A large number of customer service representatives for Google Fiber, operating from a store in Kansas City, Missouri, have signed the Union Card in hopes of negotiating their first contract with their boss. They are organized under the auspices of the Alphabet Workers Union, an age-old division of American Communication Workers that seeks to represent all levels of employees and contractors at Google’s parent company.
Since Union Drive began in October, 11 employees – 10 of whom have signed the card – have been jointly hired by Google and a stuffing agency called BDS Connected Solutions. It’s not out of the ordinary, since the staff has been arranged with the alphabet: a 2019 story New York Times Available in temps and contractors Most The tech giant’s workforce, while a Record Report The same year indicates that these second-class workers earn significantly less than Google’s own full-time employees. According to two BDS staff members who spoke to Engadget, customer representatives are feeling away from the main conversation about stuffing and security protocols, and communication with management has deteriorated.
“We just started by asking, ‘Hey, how do you feel about this idea? Do you think you have enough to say in the situation you’re working in?’ We’ve basically got a consensus, ‘No, I don’t think we do,’ “Emris told Adair Engadget. “It’s not always like that,” said Mike Knox, who has been Google Fiber’s representative for several years. Kansas City was too The first market Google Fiber was launched almost a decade ago.
What makes this push somewhat unusual for the formation of a bargaining unit, however, is the decision to apply directly to the National Labor Relations Board. Typically, when an employer voluntarily refuses to recognize a union, this is a longer, more difficult option. But, according to Adair, neither Alphabet nor BDS have tried to cancel Union Drive, nor have they expressed a desire to recognize it. “No recognition, no pushback. No response yet,” they said. Google and BDS did not respond to a request for comment from Engadget.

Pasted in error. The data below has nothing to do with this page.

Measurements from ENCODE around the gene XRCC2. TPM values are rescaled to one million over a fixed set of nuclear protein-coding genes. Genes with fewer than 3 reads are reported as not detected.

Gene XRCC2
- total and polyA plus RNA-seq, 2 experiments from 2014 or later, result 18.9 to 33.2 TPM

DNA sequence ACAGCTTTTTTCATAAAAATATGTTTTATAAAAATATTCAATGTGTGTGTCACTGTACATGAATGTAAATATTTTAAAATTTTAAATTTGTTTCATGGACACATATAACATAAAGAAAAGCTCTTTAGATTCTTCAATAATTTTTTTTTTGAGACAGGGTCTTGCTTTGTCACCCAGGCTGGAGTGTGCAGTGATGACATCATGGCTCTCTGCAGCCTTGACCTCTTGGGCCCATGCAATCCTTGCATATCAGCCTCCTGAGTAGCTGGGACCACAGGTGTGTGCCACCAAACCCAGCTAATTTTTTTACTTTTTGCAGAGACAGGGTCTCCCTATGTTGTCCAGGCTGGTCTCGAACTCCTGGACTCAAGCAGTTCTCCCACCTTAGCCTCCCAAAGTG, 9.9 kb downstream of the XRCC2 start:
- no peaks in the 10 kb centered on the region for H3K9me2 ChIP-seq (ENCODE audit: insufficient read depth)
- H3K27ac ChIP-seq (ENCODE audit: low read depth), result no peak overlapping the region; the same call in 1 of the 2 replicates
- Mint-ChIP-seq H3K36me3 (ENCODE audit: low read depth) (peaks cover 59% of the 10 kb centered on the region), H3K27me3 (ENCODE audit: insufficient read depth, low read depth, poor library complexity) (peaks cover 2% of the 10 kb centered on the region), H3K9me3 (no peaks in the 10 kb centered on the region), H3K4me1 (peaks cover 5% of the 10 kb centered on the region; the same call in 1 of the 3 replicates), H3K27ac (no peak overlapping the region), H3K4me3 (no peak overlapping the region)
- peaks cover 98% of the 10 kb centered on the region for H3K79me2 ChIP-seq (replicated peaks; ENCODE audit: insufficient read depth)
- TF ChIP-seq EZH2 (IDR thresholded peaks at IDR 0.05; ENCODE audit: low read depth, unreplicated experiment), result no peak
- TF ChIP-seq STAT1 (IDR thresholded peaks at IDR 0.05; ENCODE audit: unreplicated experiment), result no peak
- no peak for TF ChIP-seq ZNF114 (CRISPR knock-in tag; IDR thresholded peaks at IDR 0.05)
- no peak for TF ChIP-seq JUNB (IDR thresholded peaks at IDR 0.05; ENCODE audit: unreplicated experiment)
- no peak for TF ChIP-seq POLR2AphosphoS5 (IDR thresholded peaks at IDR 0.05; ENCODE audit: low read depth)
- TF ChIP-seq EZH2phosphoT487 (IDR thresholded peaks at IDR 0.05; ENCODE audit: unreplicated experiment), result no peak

Like many workplaces in recent years, these service representatives have cycled through shutdowns, reduced hours, and occasionally needed to work isolated and remote when a colleague tested positive for COVID-19. Although they weren’t interested in giving too much precise information about what they wanted to secure in the first contract, one of the benefits they wanted to get was the risk pay. “As far as actual Covid warnings go, they’ve worked pretty well,” Adair said. “Our main concern is that we are still working in private stores in the epidemic, which is a risk no matter what you do.”
It may be months or years before the NLRB decides on the right of these workers to form a bargaining unit. In the meantime, Knox hopes it can outperform others in Google Fiber. “We really hope it inspires that,” he said. “We hope this is a flashpoint where other people can see it and decide to give more input.”
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